I just remembered Valentine's Day when I was in the fifth grade. I was home sick, wandering around the house, lonely, watching endless television. An only child, illness was something to be evaluated by my mother. If I was very sick she stayed home with me and we played board games. But if I just had a cold or a low grade fever, I was on my own.
Home alone, with a telephone check every few hours to see if I was still alive. On good days my mother returned home late in the afternoon with a Nancy Drew Mystery or the latest Little Lulu comic book. Was that supposed to make up for all the hours alone watching As The World Turns, and Queen for a Day?
That year my low grade fever had kept me home for weeks. And the worst part was that I was missing my classroom's Valentine's Day party! This was awful. Who would even bother to give me a Valentine? Most the kids probably had already forgotten me, as if I had moved to Milford or New Haven! Out of sight, out of mind! And how could I get my Valentine's to them?
My mother solved the last problem. She would drop off the brown paper bag with my Valentine's in it as she left for her college studies. (She was soon to become an elementary school teacher) But I was more concerned with who would remember me? And what about Scott? Did he miss me?
I had this mild crush on him that was intensifying as I lay around the house. He was so cute with red hair and freckles. Maybe I was falling love. Maybe he would really like me, someday.
Valentine's Day came and went and all the soap operas floated past me as I dozed on and off on the den couch. Of course every show was full of the drama of love on Valentine's Day. Search for Tomorrow, As the World Turns, each had the significant romance that was at risk and reaching a crisis. I don't remember the plots all these years later, but I do remember feeling so lonely and wanting to be loved.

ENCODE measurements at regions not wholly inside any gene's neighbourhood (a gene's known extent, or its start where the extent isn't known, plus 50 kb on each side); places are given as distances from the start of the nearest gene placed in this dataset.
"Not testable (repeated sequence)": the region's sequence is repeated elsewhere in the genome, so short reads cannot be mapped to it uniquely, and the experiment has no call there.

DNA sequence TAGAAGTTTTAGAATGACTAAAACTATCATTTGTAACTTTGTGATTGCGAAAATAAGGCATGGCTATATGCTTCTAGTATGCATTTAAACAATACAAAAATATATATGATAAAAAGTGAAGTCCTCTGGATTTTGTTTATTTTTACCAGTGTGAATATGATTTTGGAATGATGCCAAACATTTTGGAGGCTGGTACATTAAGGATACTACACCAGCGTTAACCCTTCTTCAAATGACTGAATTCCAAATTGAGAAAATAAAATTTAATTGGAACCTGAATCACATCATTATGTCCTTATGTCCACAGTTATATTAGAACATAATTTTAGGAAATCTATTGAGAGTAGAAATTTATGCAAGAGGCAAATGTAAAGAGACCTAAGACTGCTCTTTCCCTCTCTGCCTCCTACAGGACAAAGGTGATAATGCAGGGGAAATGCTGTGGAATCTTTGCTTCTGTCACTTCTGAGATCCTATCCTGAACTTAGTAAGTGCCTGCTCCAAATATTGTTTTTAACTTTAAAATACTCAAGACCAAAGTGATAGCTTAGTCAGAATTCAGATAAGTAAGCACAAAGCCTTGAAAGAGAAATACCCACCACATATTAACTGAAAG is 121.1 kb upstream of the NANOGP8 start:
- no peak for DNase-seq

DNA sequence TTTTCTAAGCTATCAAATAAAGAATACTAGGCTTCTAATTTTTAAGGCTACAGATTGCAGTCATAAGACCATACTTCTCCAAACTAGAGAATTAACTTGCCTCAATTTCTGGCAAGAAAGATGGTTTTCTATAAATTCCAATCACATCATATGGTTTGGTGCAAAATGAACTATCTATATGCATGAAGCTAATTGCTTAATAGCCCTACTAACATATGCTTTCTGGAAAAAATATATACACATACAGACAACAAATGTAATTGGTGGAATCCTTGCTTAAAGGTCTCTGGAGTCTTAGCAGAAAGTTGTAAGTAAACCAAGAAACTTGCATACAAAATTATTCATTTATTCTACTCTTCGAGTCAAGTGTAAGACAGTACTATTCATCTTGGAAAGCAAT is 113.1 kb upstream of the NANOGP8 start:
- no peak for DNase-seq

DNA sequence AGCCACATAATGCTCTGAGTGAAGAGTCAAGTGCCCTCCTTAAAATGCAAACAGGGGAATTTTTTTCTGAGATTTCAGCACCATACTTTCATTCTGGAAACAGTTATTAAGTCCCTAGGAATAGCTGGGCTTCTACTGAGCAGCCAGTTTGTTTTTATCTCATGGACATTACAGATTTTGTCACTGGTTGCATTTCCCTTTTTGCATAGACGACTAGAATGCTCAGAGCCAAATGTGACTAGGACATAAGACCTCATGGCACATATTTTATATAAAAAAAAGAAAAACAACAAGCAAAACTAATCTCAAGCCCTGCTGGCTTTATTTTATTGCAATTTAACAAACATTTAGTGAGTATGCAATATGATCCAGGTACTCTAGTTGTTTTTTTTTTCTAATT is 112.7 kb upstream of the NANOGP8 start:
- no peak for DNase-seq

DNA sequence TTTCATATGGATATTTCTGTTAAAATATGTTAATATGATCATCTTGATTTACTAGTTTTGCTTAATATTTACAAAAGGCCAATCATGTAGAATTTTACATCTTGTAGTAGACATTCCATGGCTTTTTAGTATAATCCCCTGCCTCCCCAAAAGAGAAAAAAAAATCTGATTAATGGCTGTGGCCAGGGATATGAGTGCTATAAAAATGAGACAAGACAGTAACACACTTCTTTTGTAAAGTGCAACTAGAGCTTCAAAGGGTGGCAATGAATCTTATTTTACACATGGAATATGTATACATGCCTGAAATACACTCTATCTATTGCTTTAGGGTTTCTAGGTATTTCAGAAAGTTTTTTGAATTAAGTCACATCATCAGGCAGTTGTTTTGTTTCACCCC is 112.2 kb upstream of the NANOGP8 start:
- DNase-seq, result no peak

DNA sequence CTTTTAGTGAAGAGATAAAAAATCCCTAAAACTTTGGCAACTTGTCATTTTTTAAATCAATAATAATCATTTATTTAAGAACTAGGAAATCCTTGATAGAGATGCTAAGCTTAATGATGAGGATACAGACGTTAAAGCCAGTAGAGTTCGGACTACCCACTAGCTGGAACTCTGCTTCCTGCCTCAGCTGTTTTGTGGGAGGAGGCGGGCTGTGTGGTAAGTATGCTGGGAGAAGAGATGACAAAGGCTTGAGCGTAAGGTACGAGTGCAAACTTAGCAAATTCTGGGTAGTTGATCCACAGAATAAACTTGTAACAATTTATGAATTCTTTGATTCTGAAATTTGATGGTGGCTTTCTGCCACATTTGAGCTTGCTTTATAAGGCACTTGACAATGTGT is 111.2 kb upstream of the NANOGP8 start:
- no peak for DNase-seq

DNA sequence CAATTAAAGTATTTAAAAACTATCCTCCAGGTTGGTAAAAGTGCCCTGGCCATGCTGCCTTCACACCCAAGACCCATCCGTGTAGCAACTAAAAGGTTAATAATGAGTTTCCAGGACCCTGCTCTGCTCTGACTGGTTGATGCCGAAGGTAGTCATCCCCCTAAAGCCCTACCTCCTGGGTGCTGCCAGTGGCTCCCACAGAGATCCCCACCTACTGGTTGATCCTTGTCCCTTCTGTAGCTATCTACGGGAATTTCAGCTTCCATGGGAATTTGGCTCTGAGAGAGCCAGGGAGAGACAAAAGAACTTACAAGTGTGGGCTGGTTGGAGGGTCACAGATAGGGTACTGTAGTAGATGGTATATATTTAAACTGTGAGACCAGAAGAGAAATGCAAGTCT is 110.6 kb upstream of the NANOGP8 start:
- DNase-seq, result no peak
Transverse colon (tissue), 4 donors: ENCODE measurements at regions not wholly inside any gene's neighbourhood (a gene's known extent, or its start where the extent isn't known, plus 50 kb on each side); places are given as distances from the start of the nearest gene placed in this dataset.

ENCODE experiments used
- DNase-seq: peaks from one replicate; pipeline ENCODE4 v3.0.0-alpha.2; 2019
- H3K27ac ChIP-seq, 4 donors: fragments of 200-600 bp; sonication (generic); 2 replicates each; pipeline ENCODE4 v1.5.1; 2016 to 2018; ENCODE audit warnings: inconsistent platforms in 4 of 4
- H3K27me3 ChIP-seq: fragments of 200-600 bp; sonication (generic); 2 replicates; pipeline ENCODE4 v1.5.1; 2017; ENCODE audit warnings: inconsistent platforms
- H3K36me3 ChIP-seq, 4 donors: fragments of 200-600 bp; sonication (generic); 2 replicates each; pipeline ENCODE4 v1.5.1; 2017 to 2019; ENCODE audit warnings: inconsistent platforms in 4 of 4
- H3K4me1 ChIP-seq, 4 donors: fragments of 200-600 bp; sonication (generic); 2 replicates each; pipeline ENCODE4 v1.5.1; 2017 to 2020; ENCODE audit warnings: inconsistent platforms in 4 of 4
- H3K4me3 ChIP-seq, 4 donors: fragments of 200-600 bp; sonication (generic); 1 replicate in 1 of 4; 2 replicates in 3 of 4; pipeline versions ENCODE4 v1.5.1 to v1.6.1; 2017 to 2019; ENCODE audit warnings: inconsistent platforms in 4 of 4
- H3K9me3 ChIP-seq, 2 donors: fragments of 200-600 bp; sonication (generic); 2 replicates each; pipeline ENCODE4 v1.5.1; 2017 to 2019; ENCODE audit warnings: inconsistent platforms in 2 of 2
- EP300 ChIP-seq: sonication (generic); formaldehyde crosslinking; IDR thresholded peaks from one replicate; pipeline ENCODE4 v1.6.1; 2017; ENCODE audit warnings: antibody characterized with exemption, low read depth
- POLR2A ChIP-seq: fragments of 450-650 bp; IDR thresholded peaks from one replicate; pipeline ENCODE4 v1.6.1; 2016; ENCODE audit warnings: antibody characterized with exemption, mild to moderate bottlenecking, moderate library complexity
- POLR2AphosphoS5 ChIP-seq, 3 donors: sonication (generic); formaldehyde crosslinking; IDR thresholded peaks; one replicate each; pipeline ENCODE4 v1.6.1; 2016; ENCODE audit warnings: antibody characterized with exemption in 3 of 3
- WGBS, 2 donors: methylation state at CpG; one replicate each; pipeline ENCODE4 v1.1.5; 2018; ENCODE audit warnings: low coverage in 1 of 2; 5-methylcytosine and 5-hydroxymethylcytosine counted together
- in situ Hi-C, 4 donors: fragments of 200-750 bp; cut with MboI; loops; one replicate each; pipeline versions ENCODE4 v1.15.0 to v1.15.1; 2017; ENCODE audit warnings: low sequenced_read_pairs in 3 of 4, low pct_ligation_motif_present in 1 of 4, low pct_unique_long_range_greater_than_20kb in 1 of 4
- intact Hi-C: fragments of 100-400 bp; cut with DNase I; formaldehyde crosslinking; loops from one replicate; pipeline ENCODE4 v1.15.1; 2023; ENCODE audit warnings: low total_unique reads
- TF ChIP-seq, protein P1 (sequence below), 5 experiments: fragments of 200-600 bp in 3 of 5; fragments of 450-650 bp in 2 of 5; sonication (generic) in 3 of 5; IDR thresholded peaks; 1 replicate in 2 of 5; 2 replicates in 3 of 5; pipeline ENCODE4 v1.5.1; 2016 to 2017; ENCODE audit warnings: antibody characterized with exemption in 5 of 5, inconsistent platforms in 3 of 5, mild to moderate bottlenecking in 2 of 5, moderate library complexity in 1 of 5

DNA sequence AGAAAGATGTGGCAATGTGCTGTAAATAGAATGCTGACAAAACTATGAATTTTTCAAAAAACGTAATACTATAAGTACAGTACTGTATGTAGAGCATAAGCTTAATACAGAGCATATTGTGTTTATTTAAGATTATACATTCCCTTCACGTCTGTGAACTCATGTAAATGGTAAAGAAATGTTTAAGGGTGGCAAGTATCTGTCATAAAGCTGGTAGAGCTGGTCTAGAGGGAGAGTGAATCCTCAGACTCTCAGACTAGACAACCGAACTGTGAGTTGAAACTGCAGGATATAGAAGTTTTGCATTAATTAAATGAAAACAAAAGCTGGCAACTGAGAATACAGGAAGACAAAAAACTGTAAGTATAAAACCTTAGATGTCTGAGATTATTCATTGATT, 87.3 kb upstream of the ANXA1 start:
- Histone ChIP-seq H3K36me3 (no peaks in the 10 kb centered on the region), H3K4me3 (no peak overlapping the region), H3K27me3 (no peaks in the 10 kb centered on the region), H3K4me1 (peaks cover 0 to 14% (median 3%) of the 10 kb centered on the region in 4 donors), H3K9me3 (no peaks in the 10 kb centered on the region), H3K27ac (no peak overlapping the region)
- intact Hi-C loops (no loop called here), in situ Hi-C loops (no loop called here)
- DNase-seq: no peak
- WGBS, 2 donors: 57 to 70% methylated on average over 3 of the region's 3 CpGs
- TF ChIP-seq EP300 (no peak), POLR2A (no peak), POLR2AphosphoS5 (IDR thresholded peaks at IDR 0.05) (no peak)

The Great Divine was good to me. I was out of school another two or three weeks, but somehow someone delivered to me a couple of days after Valentine's Day a large manila folder. And guess what was in it? Valentine's from just about everyone in my class. And one of the nicest was from Scott!
I treasured those Valentine's for the rest of my illness. Every day I looked through the package. 'Will you be my Valentine?'; 'A special Valentine just for you!'; 'Be mine forever'; and from Scott: 'Won't you be my Valentine?'.
Scott's Valentine made it under my pillow. Better to sleep close to it. After all, I did need so much for someone to hold my hand. This was the best I could get, a Valentine probably randomly chosen by Scott, or maybe even his mother, under my pillow.
Years later, some of that longing for someone to hold my hand was still there, more so when I wasn't dating someone, but still there at times even when I had a boyfriend. Then the Beatles appeared. There music captured that hole I thought no one else ever felt. They understood!
I never had a crush on any of them, but they gave me a sense of comfort about my own hungers. We were all out there, hungry for love, hungry for more time with people we could or thought we could love, hungry to be held. This emptiness was something we were all in together! What a relief. There was something comforting about belonging to this giant human dilemma of loss and love and connection that we were all facing. And the good news was I wasn't so lonely anymore.
Dr. Barbara Becker Holstein, Positive Psychologist and Happiness Coach
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